Tianjin shows how to build a healthy, inclusive society
The Tianjin Public Security Bureau authorities recently said they would issue permanent household registration, or hukou, to 193 homeless people with expressive language disorders who have been staying at relief centers for years.
In fact, one of them has been homeless for 28 years. As members of a disadvantaged group, these people are in urgent need of help, but it is difficult to extend social security to them without hukou. Once they possess an urban hukou, they can be included in Tianjin's social security system and thus stop being identity-less or homeless.
The move comes in response to the Ministry of Civil Affairs' announcement of a special campaign in March to improve support and management of vagrants and beggars. Tianjin has set a good example by issuing hukou to homeless people in order to better protect their legal rights and interests. That is something worth emulating nationwide.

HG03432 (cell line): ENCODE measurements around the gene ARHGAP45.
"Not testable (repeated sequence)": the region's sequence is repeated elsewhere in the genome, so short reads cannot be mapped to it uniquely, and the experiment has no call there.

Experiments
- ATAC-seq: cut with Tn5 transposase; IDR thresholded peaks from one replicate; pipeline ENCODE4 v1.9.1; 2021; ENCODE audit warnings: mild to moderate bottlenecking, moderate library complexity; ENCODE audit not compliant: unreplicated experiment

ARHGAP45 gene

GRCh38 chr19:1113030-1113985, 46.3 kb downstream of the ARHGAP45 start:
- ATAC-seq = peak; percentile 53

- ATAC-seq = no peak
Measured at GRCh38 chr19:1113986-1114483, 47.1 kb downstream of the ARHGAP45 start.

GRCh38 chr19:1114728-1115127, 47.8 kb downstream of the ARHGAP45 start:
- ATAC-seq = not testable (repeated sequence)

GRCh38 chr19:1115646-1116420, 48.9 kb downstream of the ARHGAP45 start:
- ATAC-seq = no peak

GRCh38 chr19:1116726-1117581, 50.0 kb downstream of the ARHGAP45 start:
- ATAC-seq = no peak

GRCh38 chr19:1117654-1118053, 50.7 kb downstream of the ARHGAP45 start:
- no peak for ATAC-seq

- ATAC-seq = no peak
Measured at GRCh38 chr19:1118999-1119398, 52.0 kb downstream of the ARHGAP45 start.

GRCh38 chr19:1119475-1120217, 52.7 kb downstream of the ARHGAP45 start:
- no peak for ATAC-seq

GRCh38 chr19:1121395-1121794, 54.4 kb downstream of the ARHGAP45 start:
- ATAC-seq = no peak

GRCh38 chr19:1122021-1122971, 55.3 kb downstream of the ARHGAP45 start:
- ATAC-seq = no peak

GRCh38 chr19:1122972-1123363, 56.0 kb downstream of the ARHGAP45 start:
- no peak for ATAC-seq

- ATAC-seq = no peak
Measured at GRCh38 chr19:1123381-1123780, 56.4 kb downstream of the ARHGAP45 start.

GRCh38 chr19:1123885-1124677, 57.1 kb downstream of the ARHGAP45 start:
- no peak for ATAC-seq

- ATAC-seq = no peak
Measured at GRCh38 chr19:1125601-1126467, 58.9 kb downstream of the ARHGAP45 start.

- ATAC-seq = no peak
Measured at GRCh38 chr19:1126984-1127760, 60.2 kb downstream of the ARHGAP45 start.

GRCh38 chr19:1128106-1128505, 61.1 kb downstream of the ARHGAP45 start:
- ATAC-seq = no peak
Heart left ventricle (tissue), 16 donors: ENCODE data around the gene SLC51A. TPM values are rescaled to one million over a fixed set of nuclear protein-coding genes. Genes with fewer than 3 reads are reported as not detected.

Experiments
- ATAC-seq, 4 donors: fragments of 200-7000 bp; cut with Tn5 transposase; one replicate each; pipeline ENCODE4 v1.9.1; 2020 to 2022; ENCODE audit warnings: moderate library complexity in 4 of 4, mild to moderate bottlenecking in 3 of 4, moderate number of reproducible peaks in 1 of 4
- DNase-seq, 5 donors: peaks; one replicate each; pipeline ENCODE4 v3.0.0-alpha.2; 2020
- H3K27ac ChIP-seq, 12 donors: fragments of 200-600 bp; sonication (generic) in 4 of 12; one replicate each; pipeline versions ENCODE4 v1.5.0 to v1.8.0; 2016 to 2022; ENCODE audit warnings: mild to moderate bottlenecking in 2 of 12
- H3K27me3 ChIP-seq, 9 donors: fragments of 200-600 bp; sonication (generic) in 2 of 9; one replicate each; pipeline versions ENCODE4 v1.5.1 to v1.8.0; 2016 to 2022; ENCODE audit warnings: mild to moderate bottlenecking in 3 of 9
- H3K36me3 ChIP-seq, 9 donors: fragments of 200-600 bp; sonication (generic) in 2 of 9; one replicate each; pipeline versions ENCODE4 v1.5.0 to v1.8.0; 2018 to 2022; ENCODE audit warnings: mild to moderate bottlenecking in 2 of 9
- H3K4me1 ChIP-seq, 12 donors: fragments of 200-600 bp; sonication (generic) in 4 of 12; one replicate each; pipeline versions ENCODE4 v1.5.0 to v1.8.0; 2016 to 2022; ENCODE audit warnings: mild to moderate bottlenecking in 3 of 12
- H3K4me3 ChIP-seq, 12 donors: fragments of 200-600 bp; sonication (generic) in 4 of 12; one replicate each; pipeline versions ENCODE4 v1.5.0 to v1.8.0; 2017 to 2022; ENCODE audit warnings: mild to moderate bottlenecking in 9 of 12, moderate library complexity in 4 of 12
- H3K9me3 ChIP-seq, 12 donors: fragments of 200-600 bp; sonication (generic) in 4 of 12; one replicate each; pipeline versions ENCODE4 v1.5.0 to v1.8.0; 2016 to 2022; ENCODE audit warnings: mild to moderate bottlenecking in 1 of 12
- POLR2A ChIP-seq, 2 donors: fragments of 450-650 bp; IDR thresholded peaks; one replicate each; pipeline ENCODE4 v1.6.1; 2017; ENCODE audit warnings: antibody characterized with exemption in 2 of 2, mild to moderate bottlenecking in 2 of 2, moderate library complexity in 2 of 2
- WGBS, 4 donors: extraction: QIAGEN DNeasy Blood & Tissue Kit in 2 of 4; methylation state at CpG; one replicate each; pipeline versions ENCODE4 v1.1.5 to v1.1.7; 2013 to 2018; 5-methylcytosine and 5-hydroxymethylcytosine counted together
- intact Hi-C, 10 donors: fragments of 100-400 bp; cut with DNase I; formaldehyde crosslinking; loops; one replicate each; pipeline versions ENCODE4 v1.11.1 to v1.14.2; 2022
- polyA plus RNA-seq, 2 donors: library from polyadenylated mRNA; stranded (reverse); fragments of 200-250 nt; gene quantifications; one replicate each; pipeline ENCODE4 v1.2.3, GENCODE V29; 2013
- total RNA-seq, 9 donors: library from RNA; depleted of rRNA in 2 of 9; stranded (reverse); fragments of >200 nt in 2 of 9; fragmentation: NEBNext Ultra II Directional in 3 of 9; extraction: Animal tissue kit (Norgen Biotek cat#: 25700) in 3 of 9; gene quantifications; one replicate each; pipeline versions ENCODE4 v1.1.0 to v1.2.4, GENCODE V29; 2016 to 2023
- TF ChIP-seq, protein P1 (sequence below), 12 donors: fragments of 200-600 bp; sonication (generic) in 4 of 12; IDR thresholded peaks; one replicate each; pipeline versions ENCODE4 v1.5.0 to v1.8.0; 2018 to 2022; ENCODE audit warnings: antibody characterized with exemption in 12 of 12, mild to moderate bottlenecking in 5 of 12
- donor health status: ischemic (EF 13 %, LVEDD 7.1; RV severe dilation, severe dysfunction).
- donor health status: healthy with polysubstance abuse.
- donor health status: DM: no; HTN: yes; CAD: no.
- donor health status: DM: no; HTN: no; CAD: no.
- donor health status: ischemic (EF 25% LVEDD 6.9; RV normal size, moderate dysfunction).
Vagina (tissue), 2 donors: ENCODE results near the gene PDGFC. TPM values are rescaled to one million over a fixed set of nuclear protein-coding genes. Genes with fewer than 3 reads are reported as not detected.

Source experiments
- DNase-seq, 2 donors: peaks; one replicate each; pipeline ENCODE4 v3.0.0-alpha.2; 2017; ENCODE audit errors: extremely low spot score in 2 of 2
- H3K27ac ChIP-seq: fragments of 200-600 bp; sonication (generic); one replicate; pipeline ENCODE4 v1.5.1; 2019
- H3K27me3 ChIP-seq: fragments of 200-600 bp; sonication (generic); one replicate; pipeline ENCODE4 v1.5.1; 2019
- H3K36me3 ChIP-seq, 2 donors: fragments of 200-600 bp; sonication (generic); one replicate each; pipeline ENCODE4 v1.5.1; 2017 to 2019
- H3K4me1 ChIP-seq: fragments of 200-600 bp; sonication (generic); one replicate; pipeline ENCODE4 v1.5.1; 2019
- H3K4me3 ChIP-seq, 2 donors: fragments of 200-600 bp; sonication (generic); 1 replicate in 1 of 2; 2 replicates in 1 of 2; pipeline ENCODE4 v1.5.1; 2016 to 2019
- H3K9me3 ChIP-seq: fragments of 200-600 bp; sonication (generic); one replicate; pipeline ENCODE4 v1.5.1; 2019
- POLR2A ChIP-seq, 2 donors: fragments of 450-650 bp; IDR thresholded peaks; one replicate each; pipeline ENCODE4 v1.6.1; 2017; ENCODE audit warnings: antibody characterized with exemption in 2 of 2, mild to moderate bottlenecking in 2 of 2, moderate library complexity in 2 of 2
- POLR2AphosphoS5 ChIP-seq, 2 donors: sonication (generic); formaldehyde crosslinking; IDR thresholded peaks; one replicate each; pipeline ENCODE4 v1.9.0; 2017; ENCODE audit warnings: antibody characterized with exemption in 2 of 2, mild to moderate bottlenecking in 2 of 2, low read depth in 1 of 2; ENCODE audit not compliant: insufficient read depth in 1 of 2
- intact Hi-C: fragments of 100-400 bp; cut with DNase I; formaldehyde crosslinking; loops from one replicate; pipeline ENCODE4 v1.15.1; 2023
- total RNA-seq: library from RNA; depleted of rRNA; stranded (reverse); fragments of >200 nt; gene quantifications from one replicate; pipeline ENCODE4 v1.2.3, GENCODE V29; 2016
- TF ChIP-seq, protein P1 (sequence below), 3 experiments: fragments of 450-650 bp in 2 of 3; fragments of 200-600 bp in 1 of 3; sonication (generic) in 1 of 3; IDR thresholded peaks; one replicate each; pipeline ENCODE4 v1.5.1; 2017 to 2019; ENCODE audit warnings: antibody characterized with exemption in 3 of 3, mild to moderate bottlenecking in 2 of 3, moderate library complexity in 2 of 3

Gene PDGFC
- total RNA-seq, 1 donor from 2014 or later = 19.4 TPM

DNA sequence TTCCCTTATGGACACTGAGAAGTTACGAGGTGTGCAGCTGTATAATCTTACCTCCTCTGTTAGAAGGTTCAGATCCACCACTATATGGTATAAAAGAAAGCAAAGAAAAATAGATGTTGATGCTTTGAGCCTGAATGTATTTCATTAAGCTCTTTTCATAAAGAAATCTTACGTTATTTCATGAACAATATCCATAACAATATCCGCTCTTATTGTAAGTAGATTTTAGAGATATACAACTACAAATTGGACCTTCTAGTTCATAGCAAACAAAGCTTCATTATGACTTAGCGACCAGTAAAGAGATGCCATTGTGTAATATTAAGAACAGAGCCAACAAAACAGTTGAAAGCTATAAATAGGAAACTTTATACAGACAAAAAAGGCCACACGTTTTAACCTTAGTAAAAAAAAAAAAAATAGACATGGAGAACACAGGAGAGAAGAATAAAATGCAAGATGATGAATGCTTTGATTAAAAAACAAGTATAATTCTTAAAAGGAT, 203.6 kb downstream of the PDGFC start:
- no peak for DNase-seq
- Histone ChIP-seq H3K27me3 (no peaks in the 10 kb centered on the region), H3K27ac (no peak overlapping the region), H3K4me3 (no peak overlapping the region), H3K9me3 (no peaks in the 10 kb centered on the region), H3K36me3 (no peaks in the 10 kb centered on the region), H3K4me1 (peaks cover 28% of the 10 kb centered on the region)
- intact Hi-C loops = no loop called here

Some people feel giving away hukou to homeless people is unfair to applicants with higher educational qualifications. However, such thoughts go against the inclusive principles of society.
In recent years many cities have joined the competition to rope in talents by issuing them hukou. This has given rise to the impression that talents alone are assets deserving of hukou. But a harmonious and healthy society is one that does not abandon its disadvantaged people, especially the homeless ones. Helping those in need of help is the basic requirement of a healthy society and improving the social relief system is the authorities' inescapable responsibility.
Tianjin's move shows what a healthy society should be like－it is where talents can pursue their dreams, while the disadvantaged groups receive good care.